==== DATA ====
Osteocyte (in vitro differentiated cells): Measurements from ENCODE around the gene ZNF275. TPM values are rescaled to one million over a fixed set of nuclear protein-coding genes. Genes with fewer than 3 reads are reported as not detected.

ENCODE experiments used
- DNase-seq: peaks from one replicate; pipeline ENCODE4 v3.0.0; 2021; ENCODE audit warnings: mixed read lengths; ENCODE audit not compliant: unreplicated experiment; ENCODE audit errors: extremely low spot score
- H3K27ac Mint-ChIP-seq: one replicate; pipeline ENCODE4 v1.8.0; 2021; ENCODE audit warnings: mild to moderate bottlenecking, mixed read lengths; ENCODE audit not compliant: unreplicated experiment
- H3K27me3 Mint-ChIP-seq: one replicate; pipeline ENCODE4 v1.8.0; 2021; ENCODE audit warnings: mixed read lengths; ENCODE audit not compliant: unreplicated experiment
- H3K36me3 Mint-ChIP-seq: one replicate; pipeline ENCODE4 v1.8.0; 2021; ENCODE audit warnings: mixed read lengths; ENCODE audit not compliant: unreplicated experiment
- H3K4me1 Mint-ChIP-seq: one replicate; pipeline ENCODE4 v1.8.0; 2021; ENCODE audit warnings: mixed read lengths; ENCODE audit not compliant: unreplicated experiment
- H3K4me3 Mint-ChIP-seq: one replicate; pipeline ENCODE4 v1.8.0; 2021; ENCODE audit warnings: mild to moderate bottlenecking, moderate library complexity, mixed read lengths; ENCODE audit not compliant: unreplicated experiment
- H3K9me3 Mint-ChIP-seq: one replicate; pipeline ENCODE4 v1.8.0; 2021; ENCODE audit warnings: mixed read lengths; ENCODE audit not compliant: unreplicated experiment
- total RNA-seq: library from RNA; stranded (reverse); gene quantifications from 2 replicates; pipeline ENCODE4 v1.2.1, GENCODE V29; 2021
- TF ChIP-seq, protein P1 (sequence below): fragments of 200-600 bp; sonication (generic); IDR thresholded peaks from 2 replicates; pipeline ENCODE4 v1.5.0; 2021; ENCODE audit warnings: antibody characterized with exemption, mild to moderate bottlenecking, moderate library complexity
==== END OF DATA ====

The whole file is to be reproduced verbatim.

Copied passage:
Osteocyte (in vitro differentiated cells): Measurements from ENCODE around the gene ZNF275. TPM values are rescaled to one million over a fixed set of nuclear protein-coding genes. Genes with fewer than 3 reads are reported as not detected.

ENCODE experiments used
- DNase-seq: peaks from one replicate; pipeline ENCODE4 v3.0.0; 2021; ENCODE audit warnings: mixed read lengths; ENCODE audit not compliant: unreplicated experiment; ENCODE audit errors: extremely low spot score
- H3K27ac Mint-ChIP-seq: one replicate; pipeline ENCODE4 v1.8.0; 2021; ENCODE audit warnings: mild to moderate bottlenecking, mixed read lengths; ENCODE audit not compliant: unreplicated experiment
- H3K27me3 Mint-ChIP-seq: one replicate; pipeline ENCODE4 v1.8.0; 2021; ENCODE audit warnings: mixed read lengths; ENCODE audit not compliant: unreplicated experiment
- H3K36me3 Mint-ChIP-seq: one replicate; pipeline ENCODE4 v1.8.0; 2021; ENCODE audit warnings: mixed read lengths; ENCODE audit not compliant: unreplicated experiment
- H3K4me1 Mint-ChIP-seq: one replicate; pipeline ENCODE4 v1.8.0; 2021; ENCODE audit warnings: mixed read lengths; ENCODE audit not compliant: unreplicated experiment
- H3K4me3 Mint-ChIP-seq: one replicate; pipeline ENCODE4 v1.8.0; 2021; ENCODE audit warnings: mild to moderate bottlenecking, moderate library complexity, mixed read lengths; ENCODE audit not compliant: unreplicated experiment
- H3K9me3 Mint-ChIP-seq: one replicate; pipeline ENCODE4 v1.8.0; 2021; ENCODE audit warnings: mixed read lengths; ENCODE audit not compliant: unreplicated experiment
- total RNA-seq: library from RNA; stranded (reverse); gene quantifications from 2 replicates; pipeline ENCODE4 v1.2.1, GENCODE V29; 2021
- TF ChIP-seq, protein P1 (sequence below): fragments of 200-600 bp; sonication (generic); IDR thresholded peaks from 2 replicates; pipeline ENCODE4 v1.5.0; 2021; ENCODE audit warnings: antibody characterized with exemption, mild to moderate bottlenecking, moderate library complexity